A woman was walking her two German shepherds near her home when the three of them encountered a wild bear — which then attacked her after one of her dogs charged.
Renee Levow, of Frederick County, Maryland, was walking her two dogs, Kylie and Bones, when they came across a large bear.
Kylie lunged at the bear and tried to fight it — and that’s when the bear locked eyes with Levow.
The 55-year-old said she did what she was always told to do when encountering a bear in the wild: Be loud and act big.
However, this move backfired — as the bear now came at her.
The bear attack took place on a concrete path near Renne Levow’s home in Frederick County, Maryland, as she was walking her two dogs. (Kennedy News and Media )
Levow recalled the scary experience as the bear attacked her all over her body, she said.
“After a few seconds, he swatted me down and then bit my left leg twice just above my knee, and then he tossed me to the side and continued to bite me,” she said.
“He bit my skull and the side of my face twice — [and with] the first bite on the left side of my face and head, I heard my skull crunch,” she said.
Levow’s German shepherds Kylie and Bones were with her during the bear encounter. The dogs were not injured during the incident. (Kennedy News and Media )
Levow said the sound was awful.
She really thought she was going to die, she said.
“Then, he bit me again on the right side of my scalp, above my eye, severing the nerves,’ she said.
Renee Levow said she thought she was going to die after the bear attack. (Kennedy News and Media )
The only thing Levow could think to do at that point, in order to get the bear to stop, was to play dead.
Levow covered her head with her arms and rolled flat on the ground — which is when the bear became uninterested and left the scene, she said.
Levow said her face was dripping blood and she had to wipe the blood off her phone before she could call 911. She’s shown here as medical professionals tend to her after the bear attack. (Kennedy News and Media )
Levow said she lay there for 10 minutes to make sure the bear was gone.
She then pulled out her phone to call 911 — and had to wipe off the dripping blood from her phone screen.
“I’m thankful he left me alone and I’m alive.”
“I was lucky because we have a local fire department and the chief that was on call lives just at the end of my street — so he came to my aid and started wrapping my injuries,” she said.
Levow has scarring from her stitches. Some of the injuries to the left side of her face can be seen in this photo. (Kennedy News and Media )
She was later airlifted to Johns Hopkins Hospital in Baltimore, Maryland.
There, she underwent surgery to fix her orbital fracture, severed nerves and the open wounds on her scalp, face, chest and left leg.
Levow said she could not feel any of her injuries, as her adrenaline was high at the moment.
Levow has since recovered — and says she feels lucky to be alive. (Kennedy News and Media )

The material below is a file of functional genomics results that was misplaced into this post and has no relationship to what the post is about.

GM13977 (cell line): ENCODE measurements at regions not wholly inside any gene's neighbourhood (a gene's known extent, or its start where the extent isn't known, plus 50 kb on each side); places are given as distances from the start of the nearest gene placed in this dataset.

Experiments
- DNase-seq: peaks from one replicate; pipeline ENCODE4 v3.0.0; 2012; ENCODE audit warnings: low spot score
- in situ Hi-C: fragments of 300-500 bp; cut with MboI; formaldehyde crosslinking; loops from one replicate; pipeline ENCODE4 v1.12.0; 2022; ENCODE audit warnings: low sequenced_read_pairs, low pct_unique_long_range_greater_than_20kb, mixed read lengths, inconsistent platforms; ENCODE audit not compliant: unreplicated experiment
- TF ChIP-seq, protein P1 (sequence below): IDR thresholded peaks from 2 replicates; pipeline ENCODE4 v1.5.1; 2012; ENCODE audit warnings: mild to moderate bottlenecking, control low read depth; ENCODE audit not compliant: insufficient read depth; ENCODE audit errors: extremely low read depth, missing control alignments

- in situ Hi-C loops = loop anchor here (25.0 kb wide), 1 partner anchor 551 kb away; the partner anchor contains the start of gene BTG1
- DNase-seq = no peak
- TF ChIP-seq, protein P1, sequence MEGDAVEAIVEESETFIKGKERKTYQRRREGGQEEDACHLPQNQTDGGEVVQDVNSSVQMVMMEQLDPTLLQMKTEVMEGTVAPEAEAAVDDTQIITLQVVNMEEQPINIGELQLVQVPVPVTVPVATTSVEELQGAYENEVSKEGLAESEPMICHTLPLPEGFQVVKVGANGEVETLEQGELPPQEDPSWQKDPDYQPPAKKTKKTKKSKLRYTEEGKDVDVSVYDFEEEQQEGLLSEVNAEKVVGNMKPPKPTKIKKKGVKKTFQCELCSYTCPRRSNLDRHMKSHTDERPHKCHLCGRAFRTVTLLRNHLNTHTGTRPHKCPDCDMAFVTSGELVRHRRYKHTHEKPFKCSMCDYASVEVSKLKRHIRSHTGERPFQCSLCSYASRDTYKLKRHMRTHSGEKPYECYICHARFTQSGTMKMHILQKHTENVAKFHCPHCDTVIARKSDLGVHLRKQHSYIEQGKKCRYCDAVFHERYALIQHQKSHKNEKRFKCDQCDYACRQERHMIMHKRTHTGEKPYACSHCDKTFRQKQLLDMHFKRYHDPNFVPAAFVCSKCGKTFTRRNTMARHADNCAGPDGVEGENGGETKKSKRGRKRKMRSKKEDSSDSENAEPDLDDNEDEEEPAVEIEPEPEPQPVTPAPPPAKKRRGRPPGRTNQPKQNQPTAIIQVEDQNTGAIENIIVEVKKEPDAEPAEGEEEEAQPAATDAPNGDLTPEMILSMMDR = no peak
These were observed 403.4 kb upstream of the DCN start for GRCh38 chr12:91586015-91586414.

Now, over two years later, Levow said she feels lucky to be alive and healing — but still has scars from the attack.
“I have a scar on my chest from where he initially swatted me to the ground, and then I have damage to my left leg above the knee where he took two bites,” she said.
“I also have permanent nerve damage on my scalp, face and leg — but I’m thankful he left me alone, and I’m alive.”
Neither of Levow’s dogs were injured during the attack.
“If the bear makes contact, it’s advisable to lay face down on the ground and with your hands protecting your neck.”
Taylor Phillips, owner of Jackson Hole EcoTour Adventures in Wyoming, told Fox News Digital that playing dead is the best way to react when encountering a bear by surprise.
“If the bear makes contact, it’s advisable to lay face down on the ground and with your hands protecting your neck,” he said.
A black bear sits on a grassy hill. “Bears may bluff their way out of an encounter by charging and then turning away at the last second,” the NPS says. (iStock)
Phillips said if you encounter a bear from a distance and it approaches you — fight back.
“Yell, throw objects and fight as your life depends on it,” he said.
The National Park Service (NPS) offers this advice — and more — when encountering bears in the wild.
“Stay calm and remember that most bears do not want to attack you; they usually just want to be left alone. Bears may bluff their way out of an encounter by charging and then turning away at the last second,” the NPS says.
“Bears may also react defensively by wooﬁng, yawning, salivating, growling, snapping their jaws, and laying their ears back,” the NPS says as well.
“Continue to talk to the bear in low tones; this will help you stay calmer, and it won’t be threatening to the bear. A scream or sudden movement may trigger an attack. Never imitate bear sounds or make a high-pitched squeal,” the service adds.
Brittany Kasko is a lifestyle production assistant with Fox News Digital.